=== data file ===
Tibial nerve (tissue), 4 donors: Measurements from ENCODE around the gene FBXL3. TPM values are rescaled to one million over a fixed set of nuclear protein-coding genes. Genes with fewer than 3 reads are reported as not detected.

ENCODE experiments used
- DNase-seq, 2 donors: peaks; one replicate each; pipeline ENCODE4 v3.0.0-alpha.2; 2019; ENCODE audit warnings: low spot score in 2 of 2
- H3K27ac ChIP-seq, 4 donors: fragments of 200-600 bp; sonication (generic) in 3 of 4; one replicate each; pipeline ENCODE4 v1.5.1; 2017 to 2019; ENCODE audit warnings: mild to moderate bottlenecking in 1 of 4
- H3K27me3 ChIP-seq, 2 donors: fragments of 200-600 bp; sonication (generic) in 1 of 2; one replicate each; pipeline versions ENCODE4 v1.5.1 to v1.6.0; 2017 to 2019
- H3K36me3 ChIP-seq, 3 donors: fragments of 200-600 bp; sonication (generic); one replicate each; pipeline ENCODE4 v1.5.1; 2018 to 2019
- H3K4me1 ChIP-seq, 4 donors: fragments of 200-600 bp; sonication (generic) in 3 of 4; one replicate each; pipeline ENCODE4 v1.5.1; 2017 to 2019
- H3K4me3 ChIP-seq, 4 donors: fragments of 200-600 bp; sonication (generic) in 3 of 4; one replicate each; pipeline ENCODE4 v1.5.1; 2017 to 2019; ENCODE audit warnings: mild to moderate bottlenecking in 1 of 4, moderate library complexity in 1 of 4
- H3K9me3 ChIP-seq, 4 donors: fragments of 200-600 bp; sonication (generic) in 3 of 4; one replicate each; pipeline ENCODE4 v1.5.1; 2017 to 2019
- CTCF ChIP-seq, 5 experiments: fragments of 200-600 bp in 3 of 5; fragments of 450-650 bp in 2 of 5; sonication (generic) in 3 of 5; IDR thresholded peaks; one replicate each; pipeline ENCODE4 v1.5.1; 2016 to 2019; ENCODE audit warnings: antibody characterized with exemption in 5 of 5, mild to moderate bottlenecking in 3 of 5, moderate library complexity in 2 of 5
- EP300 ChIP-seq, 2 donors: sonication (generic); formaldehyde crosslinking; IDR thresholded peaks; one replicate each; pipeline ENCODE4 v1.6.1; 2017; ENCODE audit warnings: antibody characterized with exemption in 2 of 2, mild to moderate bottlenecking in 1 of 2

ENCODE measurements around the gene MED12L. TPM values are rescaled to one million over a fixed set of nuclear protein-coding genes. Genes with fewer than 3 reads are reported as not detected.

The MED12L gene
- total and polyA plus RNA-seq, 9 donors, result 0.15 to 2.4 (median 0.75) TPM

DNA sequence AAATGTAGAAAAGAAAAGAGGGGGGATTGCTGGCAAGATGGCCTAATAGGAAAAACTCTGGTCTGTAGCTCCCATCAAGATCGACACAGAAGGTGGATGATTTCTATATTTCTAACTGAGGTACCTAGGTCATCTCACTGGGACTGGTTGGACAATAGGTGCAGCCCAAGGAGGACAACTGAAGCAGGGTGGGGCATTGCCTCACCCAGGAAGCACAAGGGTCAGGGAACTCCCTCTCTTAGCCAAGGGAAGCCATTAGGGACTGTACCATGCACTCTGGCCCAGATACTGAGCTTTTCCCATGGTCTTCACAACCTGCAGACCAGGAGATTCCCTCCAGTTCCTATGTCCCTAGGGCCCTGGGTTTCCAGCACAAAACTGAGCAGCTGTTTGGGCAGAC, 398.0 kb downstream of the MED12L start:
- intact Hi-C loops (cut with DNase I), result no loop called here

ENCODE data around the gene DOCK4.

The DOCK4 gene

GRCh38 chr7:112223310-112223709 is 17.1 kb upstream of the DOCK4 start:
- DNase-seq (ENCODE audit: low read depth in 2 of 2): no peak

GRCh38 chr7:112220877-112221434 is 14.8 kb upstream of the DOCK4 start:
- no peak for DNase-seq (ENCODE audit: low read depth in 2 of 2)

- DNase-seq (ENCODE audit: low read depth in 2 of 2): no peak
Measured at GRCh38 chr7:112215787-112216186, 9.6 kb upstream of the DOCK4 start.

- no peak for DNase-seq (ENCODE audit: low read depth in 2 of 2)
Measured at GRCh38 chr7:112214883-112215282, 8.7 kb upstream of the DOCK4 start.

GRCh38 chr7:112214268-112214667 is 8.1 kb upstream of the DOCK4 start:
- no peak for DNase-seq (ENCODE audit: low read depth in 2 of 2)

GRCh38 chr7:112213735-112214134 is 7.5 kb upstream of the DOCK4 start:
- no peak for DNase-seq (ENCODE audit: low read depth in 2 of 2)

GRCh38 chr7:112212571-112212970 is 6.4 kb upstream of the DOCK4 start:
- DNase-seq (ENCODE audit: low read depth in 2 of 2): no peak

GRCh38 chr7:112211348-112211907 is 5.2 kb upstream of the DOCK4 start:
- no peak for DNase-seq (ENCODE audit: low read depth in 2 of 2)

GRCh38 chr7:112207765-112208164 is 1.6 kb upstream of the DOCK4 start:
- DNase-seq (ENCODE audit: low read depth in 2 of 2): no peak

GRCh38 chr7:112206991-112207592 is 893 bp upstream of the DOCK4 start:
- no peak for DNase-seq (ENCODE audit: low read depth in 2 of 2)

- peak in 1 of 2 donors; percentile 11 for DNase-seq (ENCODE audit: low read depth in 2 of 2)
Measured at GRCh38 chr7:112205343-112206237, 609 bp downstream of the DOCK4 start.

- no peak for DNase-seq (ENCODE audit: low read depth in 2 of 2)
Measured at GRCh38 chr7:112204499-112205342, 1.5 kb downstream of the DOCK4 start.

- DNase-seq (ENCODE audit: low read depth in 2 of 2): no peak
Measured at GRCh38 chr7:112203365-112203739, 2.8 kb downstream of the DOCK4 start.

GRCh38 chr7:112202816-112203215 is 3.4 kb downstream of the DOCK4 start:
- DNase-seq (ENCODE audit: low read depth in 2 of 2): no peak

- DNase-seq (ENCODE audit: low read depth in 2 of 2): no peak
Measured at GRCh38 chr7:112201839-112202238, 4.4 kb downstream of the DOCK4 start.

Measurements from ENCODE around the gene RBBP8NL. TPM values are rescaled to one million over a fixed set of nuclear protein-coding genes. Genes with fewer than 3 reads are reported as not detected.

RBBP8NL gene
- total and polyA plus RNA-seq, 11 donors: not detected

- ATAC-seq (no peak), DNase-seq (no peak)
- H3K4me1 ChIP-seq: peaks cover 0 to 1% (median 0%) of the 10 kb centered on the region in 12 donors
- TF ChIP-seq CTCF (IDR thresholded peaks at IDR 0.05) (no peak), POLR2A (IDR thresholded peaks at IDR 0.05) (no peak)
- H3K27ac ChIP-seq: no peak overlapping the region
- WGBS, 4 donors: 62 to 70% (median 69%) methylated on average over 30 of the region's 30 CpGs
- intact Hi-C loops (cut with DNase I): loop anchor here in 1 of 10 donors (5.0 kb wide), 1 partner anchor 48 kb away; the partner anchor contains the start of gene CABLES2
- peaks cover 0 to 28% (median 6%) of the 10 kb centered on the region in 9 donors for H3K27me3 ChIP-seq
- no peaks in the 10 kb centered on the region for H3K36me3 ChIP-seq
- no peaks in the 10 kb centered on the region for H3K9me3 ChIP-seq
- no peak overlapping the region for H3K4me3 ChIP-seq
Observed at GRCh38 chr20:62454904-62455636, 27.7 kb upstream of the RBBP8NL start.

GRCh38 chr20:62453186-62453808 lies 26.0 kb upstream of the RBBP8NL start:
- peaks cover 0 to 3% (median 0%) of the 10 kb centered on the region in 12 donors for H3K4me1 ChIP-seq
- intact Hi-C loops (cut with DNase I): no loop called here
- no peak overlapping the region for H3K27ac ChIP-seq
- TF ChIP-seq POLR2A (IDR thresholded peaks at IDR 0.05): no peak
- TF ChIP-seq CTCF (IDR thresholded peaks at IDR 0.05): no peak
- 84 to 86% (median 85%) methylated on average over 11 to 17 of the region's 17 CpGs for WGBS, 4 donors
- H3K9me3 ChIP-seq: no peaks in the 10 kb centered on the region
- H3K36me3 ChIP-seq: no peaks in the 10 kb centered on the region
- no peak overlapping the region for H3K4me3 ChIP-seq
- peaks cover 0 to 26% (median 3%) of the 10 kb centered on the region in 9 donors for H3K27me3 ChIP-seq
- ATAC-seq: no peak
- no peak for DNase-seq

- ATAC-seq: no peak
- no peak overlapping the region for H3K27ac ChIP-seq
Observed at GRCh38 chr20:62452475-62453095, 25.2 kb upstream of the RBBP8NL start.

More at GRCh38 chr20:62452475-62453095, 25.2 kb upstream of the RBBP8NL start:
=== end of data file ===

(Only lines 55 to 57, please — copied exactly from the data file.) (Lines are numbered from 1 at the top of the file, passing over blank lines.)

- H3K27ac ChIP-seq: no peak overlapping the region
- WGBS, 4 donors: 62 to 70% (median 69%) methylated on average over 30 of the region's 30 CpGs
- intact Hi-C loops (cut with DNase I): loop anchor here in 1 of 10 donors (5.0 kb wide), 1 partner anchor 48 kb away; the partner anchor contains the start of gene CABLES2